Half of Overweight Adults May Have Healthy Hearts

August 13, 2008 09:44 AM
by Cara McDonough
When it comes to heart health, a person’s weight may not matter as much as previously thought.

Surprising Findings

A new national study shows that about half of overweight people have normal blood pressure and cholesterol levels while “an equally startling number of trim people suffer from some of the ills associated with obesity,” reports the Associated Press.

According to the American Heart Association, overweight people have a body mass index (BMI)—a measurement that assesses weight in relation to height—of 25.0 to less than 30.0, or about 10 percent over ideal body weight. Being overweight or obese has long been associated with a higher risk of heart problems.

But the new study shows that not as many overweight people are plagued with heart problems as once thought. On the flip side, people who are not overweight and seem perfectly healthy could have serious heart health issues. 

About 51 percent of overweight adults—approximately 36 million people nationwide—had mostly normal levels of blood pressure, cholesterol, triglycerides and blood sugar. Roughly one-third of obese adults—those with a BMI of 30.0 or greater—also fell into the healthy range.

And about a fourth of adults who were in the recommended weight range had unhealthy levels in two of those categories. “We’re really talking about taking a look with a very different lens” at weight and health risks, said study author MaryFran Sowers, a University of Michigan obesity researcher.

Analysis: Weight still matters

“This is not to say that obesity is not a problem,” said researcher Rachel Wildman at Albert Einstein College of Medicine in New York. “But there may be certain individuals for whom obesity is not as big a problem as we thought.”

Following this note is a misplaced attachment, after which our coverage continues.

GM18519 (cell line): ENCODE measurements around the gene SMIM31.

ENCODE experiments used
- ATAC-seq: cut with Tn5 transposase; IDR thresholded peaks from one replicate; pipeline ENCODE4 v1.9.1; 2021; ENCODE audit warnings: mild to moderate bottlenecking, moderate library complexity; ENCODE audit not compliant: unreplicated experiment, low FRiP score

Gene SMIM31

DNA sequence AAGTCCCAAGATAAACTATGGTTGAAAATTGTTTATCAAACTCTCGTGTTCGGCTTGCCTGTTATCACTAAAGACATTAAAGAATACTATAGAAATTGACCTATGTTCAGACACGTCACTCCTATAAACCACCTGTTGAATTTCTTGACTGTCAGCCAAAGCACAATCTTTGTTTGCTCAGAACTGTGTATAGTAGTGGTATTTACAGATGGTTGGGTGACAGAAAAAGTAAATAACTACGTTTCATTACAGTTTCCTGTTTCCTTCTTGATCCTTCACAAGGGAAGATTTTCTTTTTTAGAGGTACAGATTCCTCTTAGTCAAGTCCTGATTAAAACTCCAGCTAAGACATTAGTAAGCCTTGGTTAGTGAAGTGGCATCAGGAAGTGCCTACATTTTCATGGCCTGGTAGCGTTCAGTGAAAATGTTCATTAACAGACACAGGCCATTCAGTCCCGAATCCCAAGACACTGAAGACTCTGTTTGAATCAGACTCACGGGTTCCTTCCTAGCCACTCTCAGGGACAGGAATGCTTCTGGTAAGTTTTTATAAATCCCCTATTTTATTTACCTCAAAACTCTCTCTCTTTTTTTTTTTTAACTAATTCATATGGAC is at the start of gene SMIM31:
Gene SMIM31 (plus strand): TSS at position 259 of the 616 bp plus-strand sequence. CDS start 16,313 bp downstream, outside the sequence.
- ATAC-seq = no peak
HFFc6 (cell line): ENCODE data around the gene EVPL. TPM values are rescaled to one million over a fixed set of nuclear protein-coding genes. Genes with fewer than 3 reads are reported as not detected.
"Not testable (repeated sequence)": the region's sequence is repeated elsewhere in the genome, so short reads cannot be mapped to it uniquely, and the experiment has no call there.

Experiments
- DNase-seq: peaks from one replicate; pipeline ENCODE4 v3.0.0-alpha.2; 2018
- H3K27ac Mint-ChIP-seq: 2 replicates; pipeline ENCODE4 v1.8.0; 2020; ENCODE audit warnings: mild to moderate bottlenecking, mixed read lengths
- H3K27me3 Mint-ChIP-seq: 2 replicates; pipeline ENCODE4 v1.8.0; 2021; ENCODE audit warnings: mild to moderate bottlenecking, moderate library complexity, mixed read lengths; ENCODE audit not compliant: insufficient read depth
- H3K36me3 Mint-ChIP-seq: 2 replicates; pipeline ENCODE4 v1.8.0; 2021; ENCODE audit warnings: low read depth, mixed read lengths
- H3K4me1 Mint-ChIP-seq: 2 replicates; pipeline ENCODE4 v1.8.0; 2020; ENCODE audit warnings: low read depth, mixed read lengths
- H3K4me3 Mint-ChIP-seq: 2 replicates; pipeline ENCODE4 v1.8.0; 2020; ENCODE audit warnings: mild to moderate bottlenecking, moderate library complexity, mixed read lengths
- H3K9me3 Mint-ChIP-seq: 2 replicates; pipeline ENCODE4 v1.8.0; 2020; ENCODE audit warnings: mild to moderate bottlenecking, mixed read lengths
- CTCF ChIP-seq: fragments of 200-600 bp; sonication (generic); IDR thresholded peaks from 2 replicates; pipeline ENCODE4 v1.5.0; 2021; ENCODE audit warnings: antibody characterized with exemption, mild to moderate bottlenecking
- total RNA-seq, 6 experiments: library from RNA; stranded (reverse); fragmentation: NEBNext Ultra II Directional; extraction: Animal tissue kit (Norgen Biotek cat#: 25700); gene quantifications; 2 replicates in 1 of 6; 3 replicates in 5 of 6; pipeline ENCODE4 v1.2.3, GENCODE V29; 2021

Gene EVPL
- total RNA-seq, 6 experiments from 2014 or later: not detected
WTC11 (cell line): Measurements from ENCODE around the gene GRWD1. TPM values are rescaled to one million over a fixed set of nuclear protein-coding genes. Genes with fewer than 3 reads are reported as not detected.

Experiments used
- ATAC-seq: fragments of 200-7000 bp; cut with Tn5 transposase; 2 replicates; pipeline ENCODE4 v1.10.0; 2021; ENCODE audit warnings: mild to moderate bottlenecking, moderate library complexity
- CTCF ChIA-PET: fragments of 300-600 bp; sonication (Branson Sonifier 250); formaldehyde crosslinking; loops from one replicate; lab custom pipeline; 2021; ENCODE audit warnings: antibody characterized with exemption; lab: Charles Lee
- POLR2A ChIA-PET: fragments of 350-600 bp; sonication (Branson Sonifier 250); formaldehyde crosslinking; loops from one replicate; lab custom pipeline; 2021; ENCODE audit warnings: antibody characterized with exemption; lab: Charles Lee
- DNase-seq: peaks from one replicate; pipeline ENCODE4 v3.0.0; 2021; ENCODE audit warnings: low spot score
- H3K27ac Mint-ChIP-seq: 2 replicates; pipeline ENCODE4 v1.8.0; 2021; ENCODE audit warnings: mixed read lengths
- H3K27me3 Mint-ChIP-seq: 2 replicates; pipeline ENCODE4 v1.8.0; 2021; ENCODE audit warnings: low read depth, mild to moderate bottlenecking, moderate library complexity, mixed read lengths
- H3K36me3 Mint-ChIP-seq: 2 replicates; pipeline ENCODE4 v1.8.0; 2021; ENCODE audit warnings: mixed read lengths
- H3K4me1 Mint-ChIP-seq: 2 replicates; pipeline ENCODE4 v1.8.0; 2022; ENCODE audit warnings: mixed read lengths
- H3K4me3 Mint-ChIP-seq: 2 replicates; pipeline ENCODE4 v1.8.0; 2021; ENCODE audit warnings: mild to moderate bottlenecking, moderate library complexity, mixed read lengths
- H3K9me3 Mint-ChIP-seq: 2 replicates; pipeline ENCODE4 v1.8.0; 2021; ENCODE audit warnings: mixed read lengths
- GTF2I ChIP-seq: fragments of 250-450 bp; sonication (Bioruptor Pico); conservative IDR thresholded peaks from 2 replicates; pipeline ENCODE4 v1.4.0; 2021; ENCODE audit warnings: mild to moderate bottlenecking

She believes other studies must be done before the information is taken too seriously. For example, the study did not take into account what people ate. The overweight but heart healthy individuals. may have better diets overall, she said.

“I don’t think this is completely genetic,” Wildman said. “I’m sure there are things people can do to help bring down their risk factors even if they can’t get the weight off.”

Study co-author Judith Wylie-Rosett said that the study shouldn’t send the message “that we don’t need to worry about weight.” Half of overweight people do have an elevated risk of heart disease. The study may mean, however, that for overweight people without risk factors, losing weight “might be important only from a cosmetic perspective.”

Related Topic: Tim Russert’s sudden death

The study may be confusing—or even scary—to some as it suggests that traditional health factors, like being in the recommended weight range, don’t guarantee cardiovascular health or necessarily prevent death from cardiovascular disease.

The nation was shocked when “Meet the Press” host Tim Russert died in June of a heart attack. Russert, who did have several risk factors for a heart attack, including type 2 diabetes, had been exercising, was on blood pressure medicine and was regularly seeing a doctor. A stress test just two months prior to his death showed excellent cardiac function.

The New York Times reported at the time that Russert’s sudden death may contain a lesson for those with risk factors, and even for those without: “If there is any lesson in his death … it is a reminder that heart disease can be silent, and that people, especially those with known risk factors, should pay attention to diet, blood pressure, weight and exercise—even if they are feeling fine.”

Reference: Cardiovascular health and obesity


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